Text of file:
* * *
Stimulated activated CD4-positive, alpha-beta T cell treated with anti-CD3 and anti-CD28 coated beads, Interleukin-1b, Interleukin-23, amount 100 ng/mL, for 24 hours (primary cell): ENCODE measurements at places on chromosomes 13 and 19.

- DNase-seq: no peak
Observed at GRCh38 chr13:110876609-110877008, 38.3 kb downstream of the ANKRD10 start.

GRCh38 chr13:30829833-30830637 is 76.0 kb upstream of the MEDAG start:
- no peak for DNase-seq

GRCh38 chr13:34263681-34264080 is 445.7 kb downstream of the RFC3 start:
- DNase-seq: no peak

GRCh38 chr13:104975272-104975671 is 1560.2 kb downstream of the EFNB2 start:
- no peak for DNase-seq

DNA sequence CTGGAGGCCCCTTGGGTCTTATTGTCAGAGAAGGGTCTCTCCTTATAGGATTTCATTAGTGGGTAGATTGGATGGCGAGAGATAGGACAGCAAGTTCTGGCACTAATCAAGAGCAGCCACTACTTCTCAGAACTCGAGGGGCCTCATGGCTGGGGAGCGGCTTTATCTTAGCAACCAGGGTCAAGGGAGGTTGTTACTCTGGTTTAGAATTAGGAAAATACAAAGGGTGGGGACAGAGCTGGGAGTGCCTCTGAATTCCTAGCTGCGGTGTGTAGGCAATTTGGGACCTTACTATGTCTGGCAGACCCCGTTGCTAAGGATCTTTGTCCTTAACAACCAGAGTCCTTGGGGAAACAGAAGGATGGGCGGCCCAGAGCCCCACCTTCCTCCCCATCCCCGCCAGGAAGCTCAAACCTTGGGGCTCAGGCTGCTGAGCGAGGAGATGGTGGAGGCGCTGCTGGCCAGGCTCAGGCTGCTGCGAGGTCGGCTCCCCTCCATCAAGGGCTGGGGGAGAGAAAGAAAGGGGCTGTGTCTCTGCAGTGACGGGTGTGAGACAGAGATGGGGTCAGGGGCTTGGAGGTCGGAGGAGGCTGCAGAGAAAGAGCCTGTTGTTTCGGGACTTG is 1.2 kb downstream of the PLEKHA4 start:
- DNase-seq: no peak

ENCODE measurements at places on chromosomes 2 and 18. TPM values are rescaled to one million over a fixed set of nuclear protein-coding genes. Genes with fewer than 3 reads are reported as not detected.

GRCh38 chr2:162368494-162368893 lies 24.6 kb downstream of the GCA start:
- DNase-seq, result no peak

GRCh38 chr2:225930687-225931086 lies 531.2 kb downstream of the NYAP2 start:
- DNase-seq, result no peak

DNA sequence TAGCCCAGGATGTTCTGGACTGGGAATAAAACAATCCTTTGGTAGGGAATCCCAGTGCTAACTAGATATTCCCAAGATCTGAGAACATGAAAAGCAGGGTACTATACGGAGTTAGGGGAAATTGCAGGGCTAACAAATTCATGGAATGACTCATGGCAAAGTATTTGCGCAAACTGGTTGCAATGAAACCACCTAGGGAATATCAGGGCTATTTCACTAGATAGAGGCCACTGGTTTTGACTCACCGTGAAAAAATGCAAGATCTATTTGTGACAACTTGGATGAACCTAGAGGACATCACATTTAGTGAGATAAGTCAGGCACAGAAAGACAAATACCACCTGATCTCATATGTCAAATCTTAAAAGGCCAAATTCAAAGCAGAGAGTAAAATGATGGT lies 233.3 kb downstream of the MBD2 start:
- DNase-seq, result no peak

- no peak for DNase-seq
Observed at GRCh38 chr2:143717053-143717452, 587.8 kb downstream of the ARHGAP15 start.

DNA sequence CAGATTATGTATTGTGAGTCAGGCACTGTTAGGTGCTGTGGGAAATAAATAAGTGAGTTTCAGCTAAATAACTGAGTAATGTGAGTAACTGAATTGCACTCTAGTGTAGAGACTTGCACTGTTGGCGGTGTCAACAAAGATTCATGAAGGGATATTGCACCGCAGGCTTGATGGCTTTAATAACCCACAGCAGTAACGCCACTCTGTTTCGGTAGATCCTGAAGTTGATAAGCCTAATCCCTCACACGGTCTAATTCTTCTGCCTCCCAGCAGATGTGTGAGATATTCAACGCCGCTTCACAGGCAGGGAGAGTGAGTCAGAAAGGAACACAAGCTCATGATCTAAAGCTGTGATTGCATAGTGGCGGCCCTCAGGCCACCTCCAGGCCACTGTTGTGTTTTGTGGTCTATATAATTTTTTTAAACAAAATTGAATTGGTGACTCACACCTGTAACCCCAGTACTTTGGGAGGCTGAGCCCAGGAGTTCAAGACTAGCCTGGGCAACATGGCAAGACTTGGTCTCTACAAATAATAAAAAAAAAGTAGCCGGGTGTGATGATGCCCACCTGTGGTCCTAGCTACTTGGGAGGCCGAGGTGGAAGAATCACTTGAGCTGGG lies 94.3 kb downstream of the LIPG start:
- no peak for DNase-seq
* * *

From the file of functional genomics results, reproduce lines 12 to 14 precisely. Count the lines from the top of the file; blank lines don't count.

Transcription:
ENCODE measurements at places on chromosomes 2 and 18. TPM values are rescaled to one million over a fixed set of nuclear protein-coding genes. Genes with fewer than 3 reads are reported as not detected.

GRCh38 chr2:162368494-162368893 lies 24.6 kb downstream of the GCA start:
- DNase-seq, result no peak